The proportion of the labour force out of work fell to a new four-decade low in February, surprising economists who had expected the rate to stay steady.
Unemployment fell from 4.3 per cent in January to only 4.2 per cent in the three months to February, according to data published today by the Office for National Statistics, the lowest level since 1975.
Employment, the proportion of all working age adults in work, rose to 75.4 per cent, the highest since records began in 1971.
The new fall in unemployment has coincided with a sharper increase in wages, which grew by 2.8 per cent (both including and excluding bonuses) in the year to February.
Unemployment has fallen steadily in the UK since peaking at 8.5 per cent at the end of 2011, as the global financial crisis led to workers being laid off.
Another 16,000 people gained jobs in February, while 15.17m women are now employed, a record high.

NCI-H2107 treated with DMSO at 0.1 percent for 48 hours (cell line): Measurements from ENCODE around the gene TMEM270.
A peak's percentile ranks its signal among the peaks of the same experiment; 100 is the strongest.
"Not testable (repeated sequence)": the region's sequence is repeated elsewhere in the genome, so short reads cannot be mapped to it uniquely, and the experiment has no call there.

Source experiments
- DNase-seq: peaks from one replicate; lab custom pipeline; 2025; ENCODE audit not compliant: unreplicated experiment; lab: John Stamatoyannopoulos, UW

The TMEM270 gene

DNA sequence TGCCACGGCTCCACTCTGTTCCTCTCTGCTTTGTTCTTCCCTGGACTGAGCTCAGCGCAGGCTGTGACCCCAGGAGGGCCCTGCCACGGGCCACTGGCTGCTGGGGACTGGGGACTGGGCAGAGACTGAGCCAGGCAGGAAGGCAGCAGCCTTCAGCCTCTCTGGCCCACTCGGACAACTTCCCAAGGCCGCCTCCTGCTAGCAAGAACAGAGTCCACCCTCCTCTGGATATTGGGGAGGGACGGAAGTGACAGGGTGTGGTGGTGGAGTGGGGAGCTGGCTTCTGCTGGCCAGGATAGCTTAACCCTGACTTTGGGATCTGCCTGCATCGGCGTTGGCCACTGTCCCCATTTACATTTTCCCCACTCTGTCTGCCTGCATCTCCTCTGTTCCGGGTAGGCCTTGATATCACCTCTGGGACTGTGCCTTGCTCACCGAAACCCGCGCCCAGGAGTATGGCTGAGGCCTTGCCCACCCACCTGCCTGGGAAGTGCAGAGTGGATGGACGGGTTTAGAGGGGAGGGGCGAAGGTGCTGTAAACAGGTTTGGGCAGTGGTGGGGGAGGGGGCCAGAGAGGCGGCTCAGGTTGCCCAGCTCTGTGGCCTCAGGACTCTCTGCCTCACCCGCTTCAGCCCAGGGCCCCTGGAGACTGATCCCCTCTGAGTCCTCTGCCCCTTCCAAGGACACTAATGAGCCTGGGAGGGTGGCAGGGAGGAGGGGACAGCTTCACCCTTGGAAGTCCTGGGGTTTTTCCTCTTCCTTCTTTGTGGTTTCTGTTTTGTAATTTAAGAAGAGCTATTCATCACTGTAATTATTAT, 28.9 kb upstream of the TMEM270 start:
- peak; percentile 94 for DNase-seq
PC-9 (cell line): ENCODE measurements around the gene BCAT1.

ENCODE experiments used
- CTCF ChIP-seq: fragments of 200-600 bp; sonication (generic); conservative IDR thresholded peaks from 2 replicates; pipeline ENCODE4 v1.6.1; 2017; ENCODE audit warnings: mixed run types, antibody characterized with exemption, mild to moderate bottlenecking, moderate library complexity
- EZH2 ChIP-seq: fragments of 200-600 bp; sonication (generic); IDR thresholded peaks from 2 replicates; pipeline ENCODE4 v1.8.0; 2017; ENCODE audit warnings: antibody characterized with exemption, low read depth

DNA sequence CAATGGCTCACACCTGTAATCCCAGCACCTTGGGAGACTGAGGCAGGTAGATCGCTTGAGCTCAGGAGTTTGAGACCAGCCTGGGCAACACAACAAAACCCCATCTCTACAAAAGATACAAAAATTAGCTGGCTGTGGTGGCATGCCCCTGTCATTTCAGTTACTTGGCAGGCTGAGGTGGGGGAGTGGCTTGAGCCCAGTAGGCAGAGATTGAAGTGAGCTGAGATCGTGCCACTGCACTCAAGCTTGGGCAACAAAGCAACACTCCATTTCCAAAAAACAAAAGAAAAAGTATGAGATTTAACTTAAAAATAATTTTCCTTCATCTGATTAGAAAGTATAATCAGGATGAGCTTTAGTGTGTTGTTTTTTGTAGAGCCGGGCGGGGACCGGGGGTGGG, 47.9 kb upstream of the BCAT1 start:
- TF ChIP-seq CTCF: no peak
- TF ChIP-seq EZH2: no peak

Tej Parikh, senior economist at the Institute of Directors, said: “The labour market continues to be a bright spot for the UK economy. Businesses are creating new jobs, unemployment is at its lowest in 42 years, and workers will be reassured now that the worst of the squeeze on real pay packets appears to be behind us.
"The big question is whether the forward momentum on hiring and wage growth can be sustained," he added.
Some economists warn that the headline figures do not account for a significant increase in part-time work rather than full-time, a possible reason for the recent lack of strong wage growth.